Effects of Cs+ on DAPs and membrane potential

Using the protocol described above, post-train DAPs of consistent amplitude and time course could be recorded for prolonged periods of time (up to 2 h), whether or not they were associated with the production of an after-discharge. In individual cells, the presence or absence of an after-discharge was determined by the membrane potential which was set by DC current injection. In each of seven cells featuring an after-discharge, bath application of Cs+ (3-6 mM) first eliminated the firing associated with the plateau potential and then reduced the amplitude of the post-train DAP (Fig. 1). Upon washout of Cs+, post-train DAPs recovered first, followed by the reappearance of after-discharges. In each of nine additional cells, where the post-train DAP was not associated with an after-discharge, bath application of Cs+ (3-6 mM) caused a gradual and reversible decrease in the amplitude of the DAP. In addition to these effects on DAPs and after-discharges, bath application of Cs+ provoked a reversible membrane depolarization (2-7 mV) whose time course was comparable to the inhibitory effects of Cs+ on the DAP (e.g. Fig. 1A). This response was not due to a presynaptic effect since reversible, and reproducible, Cs+-evoked depolarizations were also seen in each of three cells tested in the presence of 0.5 μM tetrodotoxin (TTX) to block action-potential-dependent synaptic transmission (data not shown).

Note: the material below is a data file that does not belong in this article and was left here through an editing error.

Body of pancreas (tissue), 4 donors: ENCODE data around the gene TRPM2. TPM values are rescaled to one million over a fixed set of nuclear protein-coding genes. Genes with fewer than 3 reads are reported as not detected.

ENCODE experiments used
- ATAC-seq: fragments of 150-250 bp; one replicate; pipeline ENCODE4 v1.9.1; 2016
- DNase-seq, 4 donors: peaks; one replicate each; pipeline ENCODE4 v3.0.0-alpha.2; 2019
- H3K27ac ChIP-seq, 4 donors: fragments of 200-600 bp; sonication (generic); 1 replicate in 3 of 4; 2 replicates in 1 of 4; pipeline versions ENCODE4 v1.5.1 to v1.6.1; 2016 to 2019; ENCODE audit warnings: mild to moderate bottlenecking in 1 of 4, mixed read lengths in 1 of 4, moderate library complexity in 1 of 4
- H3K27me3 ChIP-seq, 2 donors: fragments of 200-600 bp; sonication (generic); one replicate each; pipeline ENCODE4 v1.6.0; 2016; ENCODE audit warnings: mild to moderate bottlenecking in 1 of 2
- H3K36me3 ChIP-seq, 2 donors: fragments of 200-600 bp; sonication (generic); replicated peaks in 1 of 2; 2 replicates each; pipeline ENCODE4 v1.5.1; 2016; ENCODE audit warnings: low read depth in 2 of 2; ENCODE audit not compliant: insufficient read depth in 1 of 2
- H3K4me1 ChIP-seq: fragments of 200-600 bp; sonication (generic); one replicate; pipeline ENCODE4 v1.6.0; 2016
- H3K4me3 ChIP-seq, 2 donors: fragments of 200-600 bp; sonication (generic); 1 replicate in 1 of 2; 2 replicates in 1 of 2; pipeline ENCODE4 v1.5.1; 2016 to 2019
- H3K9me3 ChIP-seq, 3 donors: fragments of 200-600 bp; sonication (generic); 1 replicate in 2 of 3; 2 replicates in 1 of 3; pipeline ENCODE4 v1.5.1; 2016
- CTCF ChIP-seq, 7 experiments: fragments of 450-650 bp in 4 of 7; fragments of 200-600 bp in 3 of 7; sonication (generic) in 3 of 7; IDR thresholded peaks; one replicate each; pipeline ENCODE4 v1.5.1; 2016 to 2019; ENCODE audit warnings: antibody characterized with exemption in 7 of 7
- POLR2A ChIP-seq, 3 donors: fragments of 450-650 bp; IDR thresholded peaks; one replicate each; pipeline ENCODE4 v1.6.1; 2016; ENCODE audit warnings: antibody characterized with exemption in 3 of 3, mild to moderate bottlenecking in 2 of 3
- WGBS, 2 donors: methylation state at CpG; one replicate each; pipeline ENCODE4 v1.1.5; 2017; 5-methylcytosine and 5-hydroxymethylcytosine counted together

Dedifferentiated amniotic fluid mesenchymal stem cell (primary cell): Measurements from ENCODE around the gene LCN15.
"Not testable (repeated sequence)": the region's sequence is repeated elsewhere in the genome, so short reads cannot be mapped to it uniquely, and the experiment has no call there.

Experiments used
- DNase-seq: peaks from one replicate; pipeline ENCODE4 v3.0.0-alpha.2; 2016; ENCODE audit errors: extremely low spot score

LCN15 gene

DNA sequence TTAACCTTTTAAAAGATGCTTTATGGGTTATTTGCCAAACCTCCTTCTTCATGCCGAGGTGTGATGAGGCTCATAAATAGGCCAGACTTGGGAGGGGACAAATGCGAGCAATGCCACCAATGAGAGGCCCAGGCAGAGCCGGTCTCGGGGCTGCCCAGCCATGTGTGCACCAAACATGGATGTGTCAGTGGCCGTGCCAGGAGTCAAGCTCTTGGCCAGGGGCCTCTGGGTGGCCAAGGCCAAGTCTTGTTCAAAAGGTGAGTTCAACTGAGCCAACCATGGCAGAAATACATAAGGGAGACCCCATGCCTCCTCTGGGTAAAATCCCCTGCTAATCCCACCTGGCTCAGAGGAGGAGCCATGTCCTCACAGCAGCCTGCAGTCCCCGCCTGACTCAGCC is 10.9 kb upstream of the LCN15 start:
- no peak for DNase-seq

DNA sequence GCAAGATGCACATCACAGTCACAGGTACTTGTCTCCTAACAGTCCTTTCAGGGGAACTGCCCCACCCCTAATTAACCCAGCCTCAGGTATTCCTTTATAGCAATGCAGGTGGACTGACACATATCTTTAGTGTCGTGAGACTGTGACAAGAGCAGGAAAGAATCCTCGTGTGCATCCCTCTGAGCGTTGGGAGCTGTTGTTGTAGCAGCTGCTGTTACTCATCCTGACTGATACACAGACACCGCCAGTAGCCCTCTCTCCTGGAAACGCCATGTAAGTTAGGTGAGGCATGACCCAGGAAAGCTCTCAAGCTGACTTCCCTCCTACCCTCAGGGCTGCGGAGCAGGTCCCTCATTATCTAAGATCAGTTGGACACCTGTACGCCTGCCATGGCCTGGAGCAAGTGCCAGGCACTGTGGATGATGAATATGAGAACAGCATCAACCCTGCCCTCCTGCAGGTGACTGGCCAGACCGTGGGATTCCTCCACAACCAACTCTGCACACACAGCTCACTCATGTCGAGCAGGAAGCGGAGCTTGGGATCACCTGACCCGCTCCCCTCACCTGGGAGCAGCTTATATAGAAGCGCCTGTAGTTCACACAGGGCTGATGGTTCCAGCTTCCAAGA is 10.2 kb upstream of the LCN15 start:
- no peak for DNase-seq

Figure 1.

Effects of extracellular Cs+ on post-train DAPs

A, chart recording from a supraoptic neurone impaled in a superfused hypothalamic explant. Individual vertical deflections are spike trains (full amplitude not shown) comprising 3 action potentials each, evoked by a brief current pulse (0.2 nA, 50 ms). Each train is followed by a slowly decaying DAP. Note that consecutive application of 2 mM (lower bar) and 4 mM (upper bar) Cs+ provokes an increasing depolarization (dashed line; -59 mV) associated with progressive inhibition of DAPs. The traces in B are excerpts of the recording shown in A (lettered arrows) showing the DAPs recorded before (a), in the presence of 4 mM Cs+ (b), and following washout (c).